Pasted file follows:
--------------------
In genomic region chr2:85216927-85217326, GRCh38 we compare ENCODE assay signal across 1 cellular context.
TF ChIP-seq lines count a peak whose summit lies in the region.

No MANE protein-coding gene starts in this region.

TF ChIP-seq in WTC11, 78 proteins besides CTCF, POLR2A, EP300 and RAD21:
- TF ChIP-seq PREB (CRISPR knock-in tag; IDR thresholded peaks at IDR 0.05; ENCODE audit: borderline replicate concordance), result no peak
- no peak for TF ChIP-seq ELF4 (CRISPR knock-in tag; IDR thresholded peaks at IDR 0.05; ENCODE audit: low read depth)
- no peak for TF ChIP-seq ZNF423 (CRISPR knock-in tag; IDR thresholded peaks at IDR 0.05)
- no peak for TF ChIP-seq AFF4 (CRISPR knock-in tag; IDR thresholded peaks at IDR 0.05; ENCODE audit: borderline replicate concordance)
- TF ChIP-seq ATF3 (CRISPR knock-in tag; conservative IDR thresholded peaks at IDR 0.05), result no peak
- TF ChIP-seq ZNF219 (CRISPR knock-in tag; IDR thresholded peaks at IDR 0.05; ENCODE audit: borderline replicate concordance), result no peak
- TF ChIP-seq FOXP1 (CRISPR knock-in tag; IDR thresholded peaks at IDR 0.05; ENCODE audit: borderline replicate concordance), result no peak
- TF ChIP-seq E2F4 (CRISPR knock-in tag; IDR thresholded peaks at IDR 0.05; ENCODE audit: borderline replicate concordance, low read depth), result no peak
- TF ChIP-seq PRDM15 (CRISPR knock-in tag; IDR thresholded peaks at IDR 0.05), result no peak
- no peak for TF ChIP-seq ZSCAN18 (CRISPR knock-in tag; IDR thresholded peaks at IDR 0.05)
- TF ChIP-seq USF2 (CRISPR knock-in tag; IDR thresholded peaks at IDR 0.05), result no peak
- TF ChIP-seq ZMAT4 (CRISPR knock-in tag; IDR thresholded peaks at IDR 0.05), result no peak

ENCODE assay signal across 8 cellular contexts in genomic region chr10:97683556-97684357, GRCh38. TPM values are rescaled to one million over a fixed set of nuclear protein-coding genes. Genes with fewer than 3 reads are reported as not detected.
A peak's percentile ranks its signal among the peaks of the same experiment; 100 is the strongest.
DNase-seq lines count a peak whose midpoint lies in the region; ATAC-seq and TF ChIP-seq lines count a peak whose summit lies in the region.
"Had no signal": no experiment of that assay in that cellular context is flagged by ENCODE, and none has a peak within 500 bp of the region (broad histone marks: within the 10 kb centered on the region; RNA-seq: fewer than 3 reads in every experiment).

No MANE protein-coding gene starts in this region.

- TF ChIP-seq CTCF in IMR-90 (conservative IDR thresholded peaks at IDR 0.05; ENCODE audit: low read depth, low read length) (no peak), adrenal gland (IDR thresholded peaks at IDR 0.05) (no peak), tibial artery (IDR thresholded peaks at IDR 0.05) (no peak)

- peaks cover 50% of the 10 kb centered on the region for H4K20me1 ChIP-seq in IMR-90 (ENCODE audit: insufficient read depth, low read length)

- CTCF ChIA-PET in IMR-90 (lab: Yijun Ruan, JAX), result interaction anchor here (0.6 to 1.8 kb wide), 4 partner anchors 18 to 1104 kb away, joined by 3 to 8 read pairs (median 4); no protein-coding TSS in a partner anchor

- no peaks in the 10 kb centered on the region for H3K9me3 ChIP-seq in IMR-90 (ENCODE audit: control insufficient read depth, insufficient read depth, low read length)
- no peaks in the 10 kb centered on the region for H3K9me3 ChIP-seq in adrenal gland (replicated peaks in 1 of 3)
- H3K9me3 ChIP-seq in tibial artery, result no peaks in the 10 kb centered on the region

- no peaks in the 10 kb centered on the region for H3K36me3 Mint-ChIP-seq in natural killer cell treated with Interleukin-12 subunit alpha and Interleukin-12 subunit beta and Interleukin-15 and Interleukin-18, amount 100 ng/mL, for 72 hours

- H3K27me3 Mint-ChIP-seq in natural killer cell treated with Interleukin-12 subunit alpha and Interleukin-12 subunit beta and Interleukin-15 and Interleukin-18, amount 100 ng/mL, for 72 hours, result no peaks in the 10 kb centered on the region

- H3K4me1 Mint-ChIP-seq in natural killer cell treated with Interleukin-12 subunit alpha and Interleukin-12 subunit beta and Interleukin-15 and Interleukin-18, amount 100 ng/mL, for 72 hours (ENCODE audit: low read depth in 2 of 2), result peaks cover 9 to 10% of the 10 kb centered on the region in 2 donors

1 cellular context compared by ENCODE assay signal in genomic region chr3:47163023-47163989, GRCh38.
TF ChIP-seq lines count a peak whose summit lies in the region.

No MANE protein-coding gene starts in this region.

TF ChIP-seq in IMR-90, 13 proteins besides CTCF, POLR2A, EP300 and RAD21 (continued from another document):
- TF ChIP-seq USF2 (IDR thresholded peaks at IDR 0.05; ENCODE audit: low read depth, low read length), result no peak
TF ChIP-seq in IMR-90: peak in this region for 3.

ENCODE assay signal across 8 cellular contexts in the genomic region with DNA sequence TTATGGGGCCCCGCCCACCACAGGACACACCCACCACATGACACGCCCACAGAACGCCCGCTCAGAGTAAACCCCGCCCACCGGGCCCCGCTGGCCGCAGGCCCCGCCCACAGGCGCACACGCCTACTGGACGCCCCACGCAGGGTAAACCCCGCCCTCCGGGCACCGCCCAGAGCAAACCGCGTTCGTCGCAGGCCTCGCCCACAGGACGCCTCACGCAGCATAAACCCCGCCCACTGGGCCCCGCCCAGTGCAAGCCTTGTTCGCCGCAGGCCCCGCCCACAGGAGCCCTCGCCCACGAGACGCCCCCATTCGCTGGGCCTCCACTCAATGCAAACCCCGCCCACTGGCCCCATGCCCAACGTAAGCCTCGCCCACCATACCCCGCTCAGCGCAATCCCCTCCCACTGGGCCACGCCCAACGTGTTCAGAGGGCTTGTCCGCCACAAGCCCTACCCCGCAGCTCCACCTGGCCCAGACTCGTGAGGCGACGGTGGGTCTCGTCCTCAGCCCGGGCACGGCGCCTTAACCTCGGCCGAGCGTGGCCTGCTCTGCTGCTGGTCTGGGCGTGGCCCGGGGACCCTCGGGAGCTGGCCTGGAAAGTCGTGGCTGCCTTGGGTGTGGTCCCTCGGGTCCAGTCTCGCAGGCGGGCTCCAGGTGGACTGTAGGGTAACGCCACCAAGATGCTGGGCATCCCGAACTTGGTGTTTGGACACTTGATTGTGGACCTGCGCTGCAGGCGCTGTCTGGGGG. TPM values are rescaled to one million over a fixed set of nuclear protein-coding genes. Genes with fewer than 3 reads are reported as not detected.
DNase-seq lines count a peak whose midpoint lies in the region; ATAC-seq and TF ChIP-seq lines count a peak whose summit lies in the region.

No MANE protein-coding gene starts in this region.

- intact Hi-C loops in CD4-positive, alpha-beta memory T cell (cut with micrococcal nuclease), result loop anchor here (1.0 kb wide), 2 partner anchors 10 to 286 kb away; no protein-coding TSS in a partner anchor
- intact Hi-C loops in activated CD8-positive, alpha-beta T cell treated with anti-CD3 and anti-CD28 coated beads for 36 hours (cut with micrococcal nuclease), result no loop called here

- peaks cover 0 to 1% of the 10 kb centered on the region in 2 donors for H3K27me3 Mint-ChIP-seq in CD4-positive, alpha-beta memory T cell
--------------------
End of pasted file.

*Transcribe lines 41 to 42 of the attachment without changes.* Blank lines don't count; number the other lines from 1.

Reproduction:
- intact Hi-C loops in activated CD8-positive, alpha-beta T cell treated with anti-CD3 and anti-CD28 coated beads for 36 hours (cut with micrococcal nuclease), result no loop called here

- peaks cover 0 to 1% of the 10 kb centered on the region in 2 donors for H3K27me3 Mint-ChIP-seq in CD4-positive, alpha-beta memory T cell